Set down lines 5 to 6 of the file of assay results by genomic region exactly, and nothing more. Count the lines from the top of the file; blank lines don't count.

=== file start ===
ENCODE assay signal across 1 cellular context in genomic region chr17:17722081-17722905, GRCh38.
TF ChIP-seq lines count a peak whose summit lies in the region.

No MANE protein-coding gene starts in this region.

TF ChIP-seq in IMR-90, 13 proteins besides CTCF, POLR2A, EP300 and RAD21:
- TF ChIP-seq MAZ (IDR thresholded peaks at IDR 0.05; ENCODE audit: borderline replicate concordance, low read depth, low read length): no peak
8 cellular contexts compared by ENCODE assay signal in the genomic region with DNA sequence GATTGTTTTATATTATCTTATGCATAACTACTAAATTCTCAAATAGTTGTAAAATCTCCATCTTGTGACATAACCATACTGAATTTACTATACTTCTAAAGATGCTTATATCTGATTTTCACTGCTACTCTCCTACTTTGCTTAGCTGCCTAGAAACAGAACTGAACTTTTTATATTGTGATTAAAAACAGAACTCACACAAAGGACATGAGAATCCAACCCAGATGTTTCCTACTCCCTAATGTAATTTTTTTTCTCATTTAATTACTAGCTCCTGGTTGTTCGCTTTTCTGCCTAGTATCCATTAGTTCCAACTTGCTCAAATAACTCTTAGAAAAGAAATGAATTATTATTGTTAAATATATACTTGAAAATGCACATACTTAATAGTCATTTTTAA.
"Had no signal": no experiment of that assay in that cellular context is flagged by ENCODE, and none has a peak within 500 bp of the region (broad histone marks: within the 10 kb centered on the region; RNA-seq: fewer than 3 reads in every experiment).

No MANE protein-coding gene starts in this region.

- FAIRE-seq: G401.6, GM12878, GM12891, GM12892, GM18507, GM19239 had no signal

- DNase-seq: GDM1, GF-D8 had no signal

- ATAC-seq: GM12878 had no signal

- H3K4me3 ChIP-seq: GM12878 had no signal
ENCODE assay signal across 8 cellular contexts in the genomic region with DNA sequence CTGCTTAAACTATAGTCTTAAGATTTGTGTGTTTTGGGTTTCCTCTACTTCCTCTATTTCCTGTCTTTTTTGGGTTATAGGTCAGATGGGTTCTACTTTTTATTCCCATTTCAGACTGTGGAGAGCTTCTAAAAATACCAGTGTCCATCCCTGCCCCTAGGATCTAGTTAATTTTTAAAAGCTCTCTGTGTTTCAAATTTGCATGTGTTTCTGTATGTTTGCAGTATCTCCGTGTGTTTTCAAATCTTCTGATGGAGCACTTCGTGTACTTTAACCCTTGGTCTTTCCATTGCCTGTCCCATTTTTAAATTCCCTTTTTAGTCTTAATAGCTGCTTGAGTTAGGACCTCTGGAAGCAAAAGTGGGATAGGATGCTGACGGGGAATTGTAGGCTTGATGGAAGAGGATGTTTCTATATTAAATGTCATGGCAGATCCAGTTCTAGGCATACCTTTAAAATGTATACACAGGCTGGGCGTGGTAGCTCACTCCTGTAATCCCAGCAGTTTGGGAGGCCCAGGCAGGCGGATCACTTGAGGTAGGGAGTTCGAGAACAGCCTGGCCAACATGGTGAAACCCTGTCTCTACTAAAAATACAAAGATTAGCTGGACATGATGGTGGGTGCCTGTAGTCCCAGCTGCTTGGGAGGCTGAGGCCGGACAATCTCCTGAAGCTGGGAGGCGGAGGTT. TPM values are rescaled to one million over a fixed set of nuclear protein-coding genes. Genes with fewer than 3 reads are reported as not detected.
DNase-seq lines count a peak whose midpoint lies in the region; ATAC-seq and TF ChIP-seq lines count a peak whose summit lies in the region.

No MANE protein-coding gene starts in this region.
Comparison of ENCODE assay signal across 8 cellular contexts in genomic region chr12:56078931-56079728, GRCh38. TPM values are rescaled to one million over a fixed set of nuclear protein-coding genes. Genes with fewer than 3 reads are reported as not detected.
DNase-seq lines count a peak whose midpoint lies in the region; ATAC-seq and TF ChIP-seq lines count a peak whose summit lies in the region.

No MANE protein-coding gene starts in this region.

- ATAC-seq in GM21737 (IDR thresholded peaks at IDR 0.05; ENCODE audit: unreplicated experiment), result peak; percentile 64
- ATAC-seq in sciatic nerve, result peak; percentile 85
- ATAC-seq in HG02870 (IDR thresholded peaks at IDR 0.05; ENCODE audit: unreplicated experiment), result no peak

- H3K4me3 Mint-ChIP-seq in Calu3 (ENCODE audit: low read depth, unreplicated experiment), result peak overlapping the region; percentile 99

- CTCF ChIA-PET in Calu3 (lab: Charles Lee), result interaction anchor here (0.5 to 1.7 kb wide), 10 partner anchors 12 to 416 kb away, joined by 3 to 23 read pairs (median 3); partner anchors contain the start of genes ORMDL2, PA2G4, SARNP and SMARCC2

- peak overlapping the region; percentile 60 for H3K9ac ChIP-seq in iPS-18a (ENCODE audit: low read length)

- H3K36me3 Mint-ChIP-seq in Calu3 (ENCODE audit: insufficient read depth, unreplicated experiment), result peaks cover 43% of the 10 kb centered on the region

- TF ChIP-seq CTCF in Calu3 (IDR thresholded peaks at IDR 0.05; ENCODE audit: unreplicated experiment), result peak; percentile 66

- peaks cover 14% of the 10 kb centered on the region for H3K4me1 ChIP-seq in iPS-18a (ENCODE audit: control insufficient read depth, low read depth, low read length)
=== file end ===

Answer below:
- TF ChIP-seq MAZ (IDR thresholded peaks at IDR 0.05; ENCODE audit: borderline replicate concordance, low read depth, low read length): no peak
8 cellular contexts compared by ENCODE assay signal in the genomic region with DNA sequence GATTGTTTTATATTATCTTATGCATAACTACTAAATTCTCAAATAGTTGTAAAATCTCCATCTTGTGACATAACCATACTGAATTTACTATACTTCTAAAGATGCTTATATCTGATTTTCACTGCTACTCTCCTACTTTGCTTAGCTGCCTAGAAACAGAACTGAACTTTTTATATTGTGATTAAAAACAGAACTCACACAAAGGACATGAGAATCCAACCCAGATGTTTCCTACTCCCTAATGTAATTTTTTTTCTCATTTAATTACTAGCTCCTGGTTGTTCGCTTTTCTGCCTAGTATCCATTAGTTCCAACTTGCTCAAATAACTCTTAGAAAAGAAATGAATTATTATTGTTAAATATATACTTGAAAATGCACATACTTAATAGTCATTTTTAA.